From smart phones to smart cars, AI has invaded every aspect of our lives. Now, it’s even in your baby’s crib.
A New York startup called Nanit has developed a smart baby monitor that it says can help parents with those sleepless nights by analyzing their child’s sleep habits and reporting back on things like how often your kid wakes and how long it takes them to doze off.
The Wi-Fi-enabled baby monitor, shaped like an overhead street lamp, offers a bird’s-eye view of junior and doubles as a self-dimming nightlight at its most basic functionality.
The monitor can stream video and audio to parents or caregivers anywhere around the world through smartphone and computer apps. It costs $279 for the cam and wall mount, and the monitor’s AI reports will cost an extra $100 a year (the first 30 days are free). Called the Nanit Insights program, it logs and tracks when a baby goes to bed, falls asleep, wakes up, or receives a visit in the nursery.
That lets the service deliver dashboards full of e-commerce-style metrics like what it calls sleep efficiency—meaning the percentage of time in the crib that a baby fussed or spent asleep—as well as basic data points like the time a baby takes to nod off. The company also logs video sessions, letting parents and caregivers monitor their babies’ nights and naps after the fact.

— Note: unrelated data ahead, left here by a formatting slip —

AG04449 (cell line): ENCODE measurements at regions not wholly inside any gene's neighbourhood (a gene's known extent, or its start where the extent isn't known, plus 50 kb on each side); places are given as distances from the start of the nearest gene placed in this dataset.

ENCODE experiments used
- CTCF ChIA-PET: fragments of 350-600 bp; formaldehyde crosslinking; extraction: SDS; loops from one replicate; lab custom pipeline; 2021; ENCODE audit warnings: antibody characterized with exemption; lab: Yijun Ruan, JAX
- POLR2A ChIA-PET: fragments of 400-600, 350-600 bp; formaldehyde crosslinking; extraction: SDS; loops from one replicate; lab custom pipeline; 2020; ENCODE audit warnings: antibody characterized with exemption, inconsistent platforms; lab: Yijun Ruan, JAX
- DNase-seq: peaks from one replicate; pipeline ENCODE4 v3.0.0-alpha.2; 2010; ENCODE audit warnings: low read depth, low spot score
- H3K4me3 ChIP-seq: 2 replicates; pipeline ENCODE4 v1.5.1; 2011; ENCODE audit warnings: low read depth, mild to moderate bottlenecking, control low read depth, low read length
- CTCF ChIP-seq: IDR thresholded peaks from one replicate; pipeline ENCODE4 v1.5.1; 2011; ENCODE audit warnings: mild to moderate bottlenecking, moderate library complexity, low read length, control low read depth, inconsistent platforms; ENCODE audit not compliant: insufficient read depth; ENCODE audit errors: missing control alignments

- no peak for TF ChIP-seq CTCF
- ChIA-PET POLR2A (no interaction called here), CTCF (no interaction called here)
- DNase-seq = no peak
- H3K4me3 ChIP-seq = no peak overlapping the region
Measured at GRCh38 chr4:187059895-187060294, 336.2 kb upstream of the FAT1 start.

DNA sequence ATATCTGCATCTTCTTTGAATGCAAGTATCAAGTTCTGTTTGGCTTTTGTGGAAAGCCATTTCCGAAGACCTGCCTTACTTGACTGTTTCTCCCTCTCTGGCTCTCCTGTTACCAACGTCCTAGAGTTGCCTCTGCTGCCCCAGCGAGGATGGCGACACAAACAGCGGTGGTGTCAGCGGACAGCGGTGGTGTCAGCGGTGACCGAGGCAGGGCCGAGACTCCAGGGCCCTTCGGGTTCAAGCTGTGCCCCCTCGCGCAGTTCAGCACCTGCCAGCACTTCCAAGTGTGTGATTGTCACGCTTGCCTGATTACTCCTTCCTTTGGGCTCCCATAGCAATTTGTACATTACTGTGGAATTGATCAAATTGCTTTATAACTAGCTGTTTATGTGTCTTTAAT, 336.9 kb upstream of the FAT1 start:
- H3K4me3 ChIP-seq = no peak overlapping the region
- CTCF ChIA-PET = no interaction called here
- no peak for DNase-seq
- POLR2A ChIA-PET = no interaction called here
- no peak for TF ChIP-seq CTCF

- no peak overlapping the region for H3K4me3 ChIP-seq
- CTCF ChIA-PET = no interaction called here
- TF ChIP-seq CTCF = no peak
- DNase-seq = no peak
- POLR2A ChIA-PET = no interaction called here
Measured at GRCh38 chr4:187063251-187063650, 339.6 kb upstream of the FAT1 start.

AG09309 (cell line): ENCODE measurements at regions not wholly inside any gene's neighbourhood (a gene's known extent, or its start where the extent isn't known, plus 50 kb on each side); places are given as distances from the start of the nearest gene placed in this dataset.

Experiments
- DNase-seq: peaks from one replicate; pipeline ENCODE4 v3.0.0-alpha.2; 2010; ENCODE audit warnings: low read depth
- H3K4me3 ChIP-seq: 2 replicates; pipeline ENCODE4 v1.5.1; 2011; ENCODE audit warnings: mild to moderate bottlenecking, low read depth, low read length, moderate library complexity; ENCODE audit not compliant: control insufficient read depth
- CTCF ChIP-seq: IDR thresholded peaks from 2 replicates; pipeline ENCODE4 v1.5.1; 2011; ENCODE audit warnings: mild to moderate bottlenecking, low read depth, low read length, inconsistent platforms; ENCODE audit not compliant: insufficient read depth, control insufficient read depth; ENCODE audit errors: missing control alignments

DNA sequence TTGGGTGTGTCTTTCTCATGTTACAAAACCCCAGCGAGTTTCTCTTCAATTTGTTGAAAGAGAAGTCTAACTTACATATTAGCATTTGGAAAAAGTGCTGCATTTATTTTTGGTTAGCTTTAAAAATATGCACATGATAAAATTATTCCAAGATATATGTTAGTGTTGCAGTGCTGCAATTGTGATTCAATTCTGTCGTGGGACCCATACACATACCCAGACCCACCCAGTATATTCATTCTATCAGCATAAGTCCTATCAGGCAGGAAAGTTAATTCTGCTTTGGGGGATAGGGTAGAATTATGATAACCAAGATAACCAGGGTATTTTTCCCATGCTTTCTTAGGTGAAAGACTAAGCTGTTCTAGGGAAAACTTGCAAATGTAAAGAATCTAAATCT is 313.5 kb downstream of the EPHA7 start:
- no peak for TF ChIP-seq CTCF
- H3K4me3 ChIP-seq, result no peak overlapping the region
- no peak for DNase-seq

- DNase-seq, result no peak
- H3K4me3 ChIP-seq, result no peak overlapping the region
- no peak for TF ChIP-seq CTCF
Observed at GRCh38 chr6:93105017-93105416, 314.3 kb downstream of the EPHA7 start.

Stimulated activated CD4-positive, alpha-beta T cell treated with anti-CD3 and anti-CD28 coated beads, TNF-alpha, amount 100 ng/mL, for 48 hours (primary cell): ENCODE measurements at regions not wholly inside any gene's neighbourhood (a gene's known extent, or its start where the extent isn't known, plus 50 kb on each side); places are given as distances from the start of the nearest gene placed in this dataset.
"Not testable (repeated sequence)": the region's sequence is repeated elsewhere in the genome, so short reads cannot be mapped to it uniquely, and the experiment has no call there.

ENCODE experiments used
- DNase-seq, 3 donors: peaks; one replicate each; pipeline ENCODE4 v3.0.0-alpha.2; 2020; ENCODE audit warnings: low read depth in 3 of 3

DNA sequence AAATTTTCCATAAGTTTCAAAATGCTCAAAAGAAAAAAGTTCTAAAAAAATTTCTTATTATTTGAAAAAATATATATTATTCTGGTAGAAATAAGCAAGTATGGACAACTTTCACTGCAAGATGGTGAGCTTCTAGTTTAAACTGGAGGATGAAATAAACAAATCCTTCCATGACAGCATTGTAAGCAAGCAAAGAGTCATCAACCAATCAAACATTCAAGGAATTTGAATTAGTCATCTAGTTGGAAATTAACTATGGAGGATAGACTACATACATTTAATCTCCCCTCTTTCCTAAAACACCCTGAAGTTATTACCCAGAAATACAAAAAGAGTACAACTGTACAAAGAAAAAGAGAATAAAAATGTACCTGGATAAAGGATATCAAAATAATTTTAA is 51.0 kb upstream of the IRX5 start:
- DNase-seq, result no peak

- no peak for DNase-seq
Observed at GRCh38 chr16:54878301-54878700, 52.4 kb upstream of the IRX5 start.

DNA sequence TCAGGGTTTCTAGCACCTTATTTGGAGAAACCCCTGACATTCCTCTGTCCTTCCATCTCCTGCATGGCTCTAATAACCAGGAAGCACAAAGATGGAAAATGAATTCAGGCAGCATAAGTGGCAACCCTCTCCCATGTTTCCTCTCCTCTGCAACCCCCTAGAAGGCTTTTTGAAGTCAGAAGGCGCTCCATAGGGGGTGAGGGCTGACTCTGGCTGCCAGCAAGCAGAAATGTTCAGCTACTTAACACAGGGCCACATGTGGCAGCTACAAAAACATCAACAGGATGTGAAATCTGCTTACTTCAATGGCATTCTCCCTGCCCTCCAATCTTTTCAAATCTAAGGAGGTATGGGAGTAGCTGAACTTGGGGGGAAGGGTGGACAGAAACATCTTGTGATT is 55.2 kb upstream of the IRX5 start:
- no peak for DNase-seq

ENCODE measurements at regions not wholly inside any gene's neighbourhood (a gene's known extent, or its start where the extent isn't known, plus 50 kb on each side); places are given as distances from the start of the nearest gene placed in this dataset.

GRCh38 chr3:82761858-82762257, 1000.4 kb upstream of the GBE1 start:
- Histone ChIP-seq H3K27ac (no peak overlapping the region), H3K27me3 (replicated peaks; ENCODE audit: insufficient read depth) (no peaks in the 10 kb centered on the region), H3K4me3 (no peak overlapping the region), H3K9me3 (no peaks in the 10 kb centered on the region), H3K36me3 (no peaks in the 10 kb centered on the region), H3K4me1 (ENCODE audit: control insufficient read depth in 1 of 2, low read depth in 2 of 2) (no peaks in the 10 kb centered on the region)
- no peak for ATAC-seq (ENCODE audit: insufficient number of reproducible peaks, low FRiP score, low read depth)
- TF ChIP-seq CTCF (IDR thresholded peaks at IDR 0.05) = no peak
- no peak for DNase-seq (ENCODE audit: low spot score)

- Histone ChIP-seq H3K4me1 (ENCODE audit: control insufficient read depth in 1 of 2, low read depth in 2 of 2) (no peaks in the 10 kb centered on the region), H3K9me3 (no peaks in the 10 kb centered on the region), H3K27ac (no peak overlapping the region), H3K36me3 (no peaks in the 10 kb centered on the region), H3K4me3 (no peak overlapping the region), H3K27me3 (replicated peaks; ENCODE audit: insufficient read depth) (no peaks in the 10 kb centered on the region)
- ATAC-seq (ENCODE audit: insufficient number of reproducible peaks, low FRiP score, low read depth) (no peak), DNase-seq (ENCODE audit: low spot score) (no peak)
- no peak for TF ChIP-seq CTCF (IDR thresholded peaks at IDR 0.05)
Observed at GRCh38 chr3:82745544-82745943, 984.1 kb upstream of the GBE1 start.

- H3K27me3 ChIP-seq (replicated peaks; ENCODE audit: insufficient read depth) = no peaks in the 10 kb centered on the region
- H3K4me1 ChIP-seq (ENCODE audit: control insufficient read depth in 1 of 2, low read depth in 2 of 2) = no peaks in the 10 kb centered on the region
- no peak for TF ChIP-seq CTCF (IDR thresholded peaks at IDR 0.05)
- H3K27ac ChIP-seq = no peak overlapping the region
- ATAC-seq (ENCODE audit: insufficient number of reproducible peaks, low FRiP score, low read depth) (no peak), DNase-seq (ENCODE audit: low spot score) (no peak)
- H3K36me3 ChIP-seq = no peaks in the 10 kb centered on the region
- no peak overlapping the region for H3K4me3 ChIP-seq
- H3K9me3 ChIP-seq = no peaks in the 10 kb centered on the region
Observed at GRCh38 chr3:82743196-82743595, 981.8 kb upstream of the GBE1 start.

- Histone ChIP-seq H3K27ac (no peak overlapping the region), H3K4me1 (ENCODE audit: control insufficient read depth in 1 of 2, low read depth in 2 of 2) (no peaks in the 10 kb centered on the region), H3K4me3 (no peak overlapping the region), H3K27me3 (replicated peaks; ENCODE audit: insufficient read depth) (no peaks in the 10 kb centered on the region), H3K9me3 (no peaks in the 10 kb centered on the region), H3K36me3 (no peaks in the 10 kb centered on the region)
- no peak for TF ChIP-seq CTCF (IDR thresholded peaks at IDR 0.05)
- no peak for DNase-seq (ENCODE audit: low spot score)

Automated recommendations can help babies (and parents) get a better night’s sleep, like suggesting ways parents can get their kids to soothe themselves.
“Nanit actually digests the information for you that you need to know,” says CEO and cofounder Assaf Glazer.
The video material is processed by Nanit’s computer vision tech in the Amazon cloud. Glazer assures that security is a top priority, and says that says if customers cancel their Nanit Insights subscriptions, the company will delete their data within 90 days.
While the current product is focused on babies, Glazer says the company is in the early stages of researching how the product could track adult sleep as well.
“The sleeping industry is a big industry, and there is an advantage of using computer vision for detecting sleep disorders,” he says.